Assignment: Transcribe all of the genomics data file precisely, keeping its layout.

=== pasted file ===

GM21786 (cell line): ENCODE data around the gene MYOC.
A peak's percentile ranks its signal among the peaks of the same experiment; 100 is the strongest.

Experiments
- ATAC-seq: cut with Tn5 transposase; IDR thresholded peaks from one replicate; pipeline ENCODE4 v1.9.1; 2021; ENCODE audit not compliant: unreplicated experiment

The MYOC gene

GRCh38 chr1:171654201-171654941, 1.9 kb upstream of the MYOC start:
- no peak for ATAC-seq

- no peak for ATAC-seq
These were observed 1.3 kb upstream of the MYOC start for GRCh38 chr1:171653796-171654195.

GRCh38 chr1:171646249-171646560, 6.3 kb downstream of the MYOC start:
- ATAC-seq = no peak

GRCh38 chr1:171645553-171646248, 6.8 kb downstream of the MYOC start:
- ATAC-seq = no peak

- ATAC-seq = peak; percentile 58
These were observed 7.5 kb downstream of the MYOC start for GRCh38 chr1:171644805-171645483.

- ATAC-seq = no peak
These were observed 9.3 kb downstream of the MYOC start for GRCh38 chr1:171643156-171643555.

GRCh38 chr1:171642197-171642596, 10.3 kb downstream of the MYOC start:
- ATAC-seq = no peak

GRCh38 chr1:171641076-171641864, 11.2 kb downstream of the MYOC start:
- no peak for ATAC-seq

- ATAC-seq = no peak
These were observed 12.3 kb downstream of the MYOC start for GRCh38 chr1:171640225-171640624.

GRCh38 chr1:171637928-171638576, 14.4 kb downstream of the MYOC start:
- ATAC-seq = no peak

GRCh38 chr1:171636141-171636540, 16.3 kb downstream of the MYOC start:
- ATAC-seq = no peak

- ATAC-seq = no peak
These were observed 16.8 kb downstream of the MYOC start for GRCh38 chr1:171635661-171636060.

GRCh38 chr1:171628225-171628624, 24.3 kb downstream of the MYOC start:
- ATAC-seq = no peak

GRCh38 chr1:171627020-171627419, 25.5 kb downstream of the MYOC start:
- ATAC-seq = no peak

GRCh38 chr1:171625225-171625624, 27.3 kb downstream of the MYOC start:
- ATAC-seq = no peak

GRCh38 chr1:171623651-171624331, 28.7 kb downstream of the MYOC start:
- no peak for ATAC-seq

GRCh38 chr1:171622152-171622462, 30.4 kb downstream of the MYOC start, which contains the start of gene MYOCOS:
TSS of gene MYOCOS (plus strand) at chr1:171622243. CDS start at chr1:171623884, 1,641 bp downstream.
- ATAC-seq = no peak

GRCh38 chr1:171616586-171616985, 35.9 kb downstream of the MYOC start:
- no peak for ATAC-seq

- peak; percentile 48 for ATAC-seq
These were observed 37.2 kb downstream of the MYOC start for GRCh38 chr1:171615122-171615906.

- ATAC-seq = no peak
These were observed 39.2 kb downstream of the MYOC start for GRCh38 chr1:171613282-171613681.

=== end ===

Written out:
GM21786 (cell line): ENCODE data around the gene MYOC.
A peak's percentile ranks its signal among the peaks of the same experiment; 100 is the strongest.

Experiments
- ATAC-seq: cut with Tn5 transposase; IDR thresholded peaks from one replicate; pipeline ENCODE4 v1.9.1; 2021; ENCODE audit not compliant: unreplicated experiment

The MYOC gene

GRCh38 chr1:171654201-171654941, 1.9 kb upstream of the MYOC start:
- no peak for ATAC-seq

- no peak for ATAC-seq
These were observed 1.3 kb upstream of the MYOC start for GRCh38 chr1:171653796-171654195.

GRCh38 chr1:171646249-171646560, 6.3 kb downstream of the MYOC start:
- ATAC-seq = no peak

GRCh38 chr1:171645553-171646248, 6.8 kb downstream of the MYOC start:
- ATAC-seq = no peak

- ATAC-seq = peak; percentile 58
These were observed 7.5 kb downstream of the MYOC start for GRCh38 chr1:171644805-171645483.

- ATAC-seq = no peak
These were observed 9.3 kb downstream of the MYOC start for GRCh38 chr1:171643156-171643555.

GRCh38 chr1:171642197-171642596, 10.3 kb downstream of the MYOC start:
- ATAC-seq = no peak

GRCh38 chr1:171641076-171641864, 11.2 kb downstream of the MYOC start:
- no peak for ATAC-seq

- ATAC-seq = no peak
These were observed 12.3 kb downstream of the MYOC start for GRCh38 chr1:171640225-171640624.

GRCh38 chr1:171637928-171638576, 14.4 kb downstream of the MYOC start:
- ATAC-seq = no peak

GRCh38 chr1:171636141-171636540, 16.3 kb downstream of the MYOC start:
- ATAC-seq = no peak

- ATAC-seq = no peak
These were observed 16.8 kb downstream of the MYOC start for GRCh38 chr1:171635661-171636060.

GRCh38 chr1:171628225-171628624, 24.3 kb downstream of the MYOC start:
- ATAC-seq = no peak

GRCh38 chr1:171627020-171627419, 25.5 kb downstream of the MYOC start:
- ATAC-seq = no peak

GRCh38 chr1:171625225-171625624, 27.3 kb downstream of the MYOC start:
- ATAC-seq = no peak

GRCh38 chr1:171623651-171624331, 28.7 kb downstream of the MYOC start:
- no peak for ATAC-seq

GRCh38 chr1:171622152-171622462, 30.4 kb downstream of the MYOC start, which contains the start of gene MYOCOS:
TSS of gene MYOCOS (plus strand) at chr1:171622243. CDS start at chr1:171623884, 1,641 bp downstream.
- ATAC-seq = no peak

GRCh38 chr1:171616586-171616985, 35.9 kb downstream of the MYOC start:
- no peak for ATAC-seq

- peak; percentile 48 for ATAC-seq
These were observed 37.2 kb downstream of the MYOC start for GRCh38 chr1:171615122-171615906.

- ATAC-seq = no peak
These were observed 39.2 kb downstream of the MYOC start for GRCh38 chr1:171613282-171613681.